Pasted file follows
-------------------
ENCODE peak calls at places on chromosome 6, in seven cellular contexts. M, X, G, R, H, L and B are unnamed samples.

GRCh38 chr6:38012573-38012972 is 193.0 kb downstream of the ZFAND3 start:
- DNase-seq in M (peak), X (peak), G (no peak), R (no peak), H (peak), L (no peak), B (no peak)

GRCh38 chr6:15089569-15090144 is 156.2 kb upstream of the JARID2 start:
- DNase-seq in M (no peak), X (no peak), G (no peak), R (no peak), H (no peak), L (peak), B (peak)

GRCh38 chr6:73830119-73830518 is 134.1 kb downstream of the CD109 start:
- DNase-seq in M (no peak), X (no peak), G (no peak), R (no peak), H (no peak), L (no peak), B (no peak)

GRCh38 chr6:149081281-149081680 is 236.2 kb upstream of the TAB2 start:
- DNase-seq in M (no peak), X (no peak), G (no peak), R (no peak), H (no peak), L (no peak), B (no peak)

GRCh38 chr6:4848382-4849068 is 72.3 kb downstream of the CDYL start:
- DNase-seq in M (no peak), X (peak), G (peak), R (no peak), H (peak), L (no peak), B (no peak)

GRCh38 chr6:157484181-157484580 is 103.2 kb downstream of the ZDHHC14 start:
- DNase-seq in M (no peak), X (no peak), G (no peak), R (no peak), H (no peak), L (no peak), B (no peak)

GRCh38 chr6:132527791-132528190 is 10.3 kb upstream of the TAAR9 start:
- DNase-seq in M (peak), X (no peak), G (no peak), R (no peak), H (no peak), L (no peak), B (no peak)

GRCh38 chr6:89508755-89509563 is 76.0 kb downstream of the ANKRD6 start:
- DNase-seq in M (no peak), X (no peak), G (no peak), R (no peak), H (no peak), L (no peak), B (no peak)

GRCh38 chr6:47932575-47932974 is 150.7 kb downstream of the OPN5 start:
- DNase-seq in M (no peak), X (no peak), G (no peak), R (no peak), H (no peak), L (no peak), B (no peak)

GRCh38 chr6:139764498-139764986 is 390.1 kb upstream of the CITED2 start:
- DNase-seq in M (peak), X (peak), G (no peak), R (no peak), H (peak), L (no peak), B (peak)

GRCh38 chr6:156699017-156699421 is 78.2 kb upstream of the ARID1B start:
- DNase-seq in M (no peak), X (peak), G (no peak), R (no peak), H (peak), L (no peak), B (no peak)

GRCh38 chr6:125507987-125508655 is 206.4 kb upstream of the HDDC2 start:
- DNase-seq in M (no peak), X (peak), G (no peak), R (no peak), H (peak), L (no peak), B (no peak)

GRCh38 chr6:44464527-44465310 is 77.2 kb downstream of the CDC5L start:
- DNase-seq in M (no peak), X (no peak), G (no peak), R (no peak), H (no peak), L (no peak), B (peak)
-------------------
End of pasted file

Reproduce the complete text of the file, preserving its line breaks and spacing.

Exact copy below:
ENCODE peak calls at places on chromosome 6, in seven cellular contexts. M, X, G, R, H, L and B are unnamed samples.

GRCh38 chr6:38012573-38012972 is 193.0 kb downstream of the ZFAND3 start:
- DNase-seq in M (peak), X (peak), G (no peak), R (no peak), H (peak), L (no peak), B (no peak)

GRCh38 chr6:15089569-15090144 is 156.2 kb upstream of the JARID2 start:
- DNase-seq in M (no peak), X (no peak), G (no peak), R (no peak), H (no peak), L (peak), B (peak)

GRCh38 chr6:73830119-73830518 is 134.1 kb downstream of the CD109 start:
- DNase-seq in M (no peak), X (no peak), G (no peak), R (no peak), H (no peak), L (no peak), B (no peak)

GRCh38 chr6:149081281-149081680 is 236.2 kb upstream of the TAB2 start:
- DNase-seq in M (no peak), X (no peak), G (no peak), R (no peak), H (no peak), L (no peak), B (no peak)

GRCh38 chr6:4848382-4849068 is 72.3 kb downstream of the CDYL start:
- DNase-seq in M (no peak), X (peak), G (peak), R (no peak), H (peak), L (no peak), B (no peak)

GRCh38 chr6:157484181-157484580 is 103.2 kb downstream of the ZDHHC14 start:
- DNase-seq in M (no peak), X (no peak), G (no peak), R (no peak), H (no peak), L (no peak), B (no peak)

GRCh38 chr6:132527791-132528190 is 10.3 kb upstream of the TAAR9 start:
- DNase-seq in M (peak), X (no peak), G (no peak), R (no peak), H (no peak), L (no peak), B (no peak)

GRCh38 chr6:89508755-89509563 is 76.0 kb downstream of the ANKRD6 start:
- DNase-seq in M (no peak), X (no peak), G (no peak), R (no peak), H (no peak), L (no peak), B (no peak)

GRCh38 chr6:47932575-47932974 is 150.7 kb downstream of the OPN5 start:
- DNase-seq in M (no peak), X (no peak), G (no peak), R (no peak), H (no peak), L (no peak), B (no peak)

GRCh38 chr6:139764498-139764986 is 390.1 kb upstream of the CITED2 start:
- DNase-seq in M (peak), X (peak), G (no peak), R (no peak), H (peak), L (no peak), B (peak)

GRCh38 chr6:156699017-156699421 is 78.2 kb upstream of the ARID1B start:
- DNase-seq in M (no peak), X (peak), G (no peak), R (no peak), H (peak), L (no peak), B (no peak)

GRCh38 chr6:125507987-125508655 is 206.4 kb upstream of the HDDC2 start:
- DNase-seq in M (no peak), X (peak), G (no peak), R (no peak), H (peak), L (no peak), B (no peak)

GRCh38 chr6:44464527-44465310 is 77.2 kb downstream of the CDC5L start:
- DNase-seq in M (no peak), X (no peak), G (no peak), R (no peak), H (no peak), L (no peak), B (peak)